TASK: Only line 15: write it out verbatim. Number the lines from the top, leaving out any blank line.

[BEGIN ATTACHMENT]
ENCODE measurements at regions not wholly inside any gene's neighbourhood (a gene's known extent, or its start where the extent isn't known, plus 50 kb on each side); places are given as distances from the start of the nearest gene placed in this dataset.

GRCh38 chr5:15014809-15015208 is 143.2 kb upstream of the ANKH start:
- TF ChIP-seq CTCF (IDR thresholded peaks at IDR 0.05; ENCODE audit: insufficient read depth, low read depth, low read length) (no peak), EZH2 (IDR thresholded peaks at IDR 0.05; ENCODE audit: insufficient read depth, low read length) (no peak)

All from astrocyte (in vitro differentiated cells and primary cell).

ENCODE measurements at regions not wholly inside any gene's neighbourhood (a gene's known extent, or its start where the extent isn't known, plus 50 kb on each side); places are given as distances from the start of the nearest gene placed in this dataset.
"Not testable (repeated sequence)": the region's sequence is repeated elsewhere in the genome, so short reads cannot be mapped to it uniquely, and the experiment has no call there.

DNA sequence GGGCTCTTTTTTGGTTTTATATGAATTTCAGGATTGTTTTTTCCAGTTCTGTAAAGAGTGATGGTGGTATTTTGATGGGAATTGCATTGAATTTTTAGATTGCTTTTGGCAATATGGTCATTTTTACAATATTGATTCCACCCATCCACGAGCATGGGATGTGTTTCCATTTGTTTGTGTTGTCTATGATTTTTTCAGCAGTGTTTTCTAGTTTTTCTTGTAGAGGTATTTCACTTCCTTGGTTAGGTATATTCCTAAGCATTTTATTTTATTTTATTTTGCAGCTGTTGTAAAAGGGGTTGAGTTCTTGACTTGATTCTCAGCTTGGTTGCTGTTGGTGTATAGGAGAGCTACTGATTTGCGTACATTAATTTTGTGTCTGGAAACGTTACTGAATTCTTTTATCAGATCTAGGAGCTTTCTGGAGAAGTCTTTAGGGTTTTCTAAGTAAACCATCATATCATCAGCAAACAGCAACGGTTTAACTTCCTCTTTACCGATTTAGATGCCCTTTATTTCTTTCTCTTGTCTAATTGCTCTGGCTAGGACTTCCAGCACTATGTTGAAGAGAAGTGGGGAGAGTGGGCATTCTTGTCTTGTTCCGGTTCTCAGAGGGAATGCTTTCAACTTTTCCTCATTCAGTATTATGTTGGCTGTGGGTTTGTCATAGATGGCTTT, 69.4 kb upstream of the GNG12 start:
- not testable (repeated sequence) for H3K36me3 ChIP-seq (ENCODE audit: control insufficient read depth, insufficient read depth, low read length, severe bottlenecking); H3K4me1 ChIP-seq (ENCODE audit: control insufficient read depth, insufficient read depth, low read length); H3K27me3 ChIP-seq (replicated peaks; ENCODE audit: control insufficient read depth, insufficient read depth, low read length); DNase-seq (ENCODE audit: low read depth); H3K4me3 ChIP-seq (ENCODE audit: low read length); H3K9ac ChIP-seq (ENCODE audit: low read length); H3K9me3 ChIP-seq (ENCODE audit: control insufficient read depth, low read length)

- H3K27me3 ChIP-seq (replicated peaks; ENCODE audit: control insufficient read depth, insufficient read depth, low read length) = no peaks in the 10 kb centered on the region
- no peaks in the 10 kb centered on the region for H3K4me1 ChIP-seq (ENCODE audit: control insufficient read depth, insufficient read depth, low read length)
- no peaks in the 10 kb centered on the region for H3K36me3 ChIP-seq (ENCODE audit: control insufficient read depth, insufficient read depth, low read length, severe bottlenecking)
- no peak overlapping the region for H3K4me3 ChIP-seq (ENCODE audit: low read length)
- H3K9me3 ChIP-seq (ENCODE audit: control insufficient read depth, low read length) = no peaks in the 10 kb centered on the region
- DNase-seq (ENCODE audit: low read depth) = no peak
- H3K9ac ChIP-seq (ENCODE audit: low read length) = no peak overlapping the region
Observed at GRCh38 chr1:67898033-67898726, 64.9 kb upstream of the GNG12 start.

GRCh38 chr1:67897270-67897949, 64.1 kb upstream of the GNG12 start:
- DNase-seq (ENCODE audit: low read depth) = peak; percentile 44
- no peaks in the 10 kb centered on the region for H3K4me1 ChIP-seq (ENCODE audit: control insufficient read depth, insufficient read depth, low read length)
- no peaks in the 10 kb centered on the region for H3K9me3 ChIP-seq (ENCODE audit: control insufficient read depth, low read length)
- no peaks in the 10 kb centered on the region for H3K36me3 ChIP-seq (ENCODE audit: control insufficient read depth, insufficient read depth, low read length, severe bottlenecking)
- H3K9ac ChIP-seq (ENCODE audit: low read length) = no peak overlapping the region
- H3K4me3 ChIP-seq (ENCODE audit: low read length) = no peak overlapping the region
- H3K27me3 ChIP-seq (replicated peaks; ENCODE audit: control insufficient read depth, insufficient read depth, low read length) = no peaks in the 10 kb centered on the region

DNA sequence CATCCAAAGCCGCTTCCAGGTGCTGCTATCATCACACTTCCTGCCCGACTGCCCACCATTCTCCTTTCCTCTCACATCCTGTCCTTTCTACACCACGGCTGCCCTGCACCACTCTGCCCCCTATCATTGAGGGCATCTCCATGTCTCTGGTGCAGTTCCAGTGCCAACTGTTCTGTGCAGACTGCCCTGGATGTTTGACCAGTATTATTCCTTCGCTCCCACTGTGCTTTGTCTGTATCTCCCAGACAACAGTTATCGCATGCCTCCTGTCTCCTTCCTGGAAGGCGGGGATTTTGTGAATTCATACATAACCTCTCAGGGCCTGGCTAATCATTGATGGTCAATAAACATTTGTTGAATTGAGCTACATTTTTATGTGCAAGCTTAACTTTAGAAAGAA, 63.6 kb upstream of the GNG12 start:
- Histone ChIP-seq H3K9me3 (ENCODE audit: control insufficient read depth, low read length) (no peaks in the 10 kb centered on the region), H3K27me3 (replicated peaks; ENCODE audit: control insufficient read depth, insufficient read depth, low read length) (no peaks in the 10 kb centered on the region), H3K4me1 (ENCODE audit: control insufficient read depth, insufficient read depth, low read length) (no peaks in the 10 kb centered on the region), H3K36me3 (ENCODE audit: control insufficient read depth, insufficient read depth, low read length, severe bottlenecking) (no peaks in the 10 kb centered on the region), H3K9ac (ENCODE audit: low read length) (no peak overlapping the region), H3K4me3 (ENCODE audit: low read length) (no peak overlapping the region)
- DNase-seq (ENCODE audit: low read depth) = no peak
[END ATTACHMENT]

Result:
- H3K9ac ChIP-seq (ENCODE audit: low read length) = no peak overlapping the region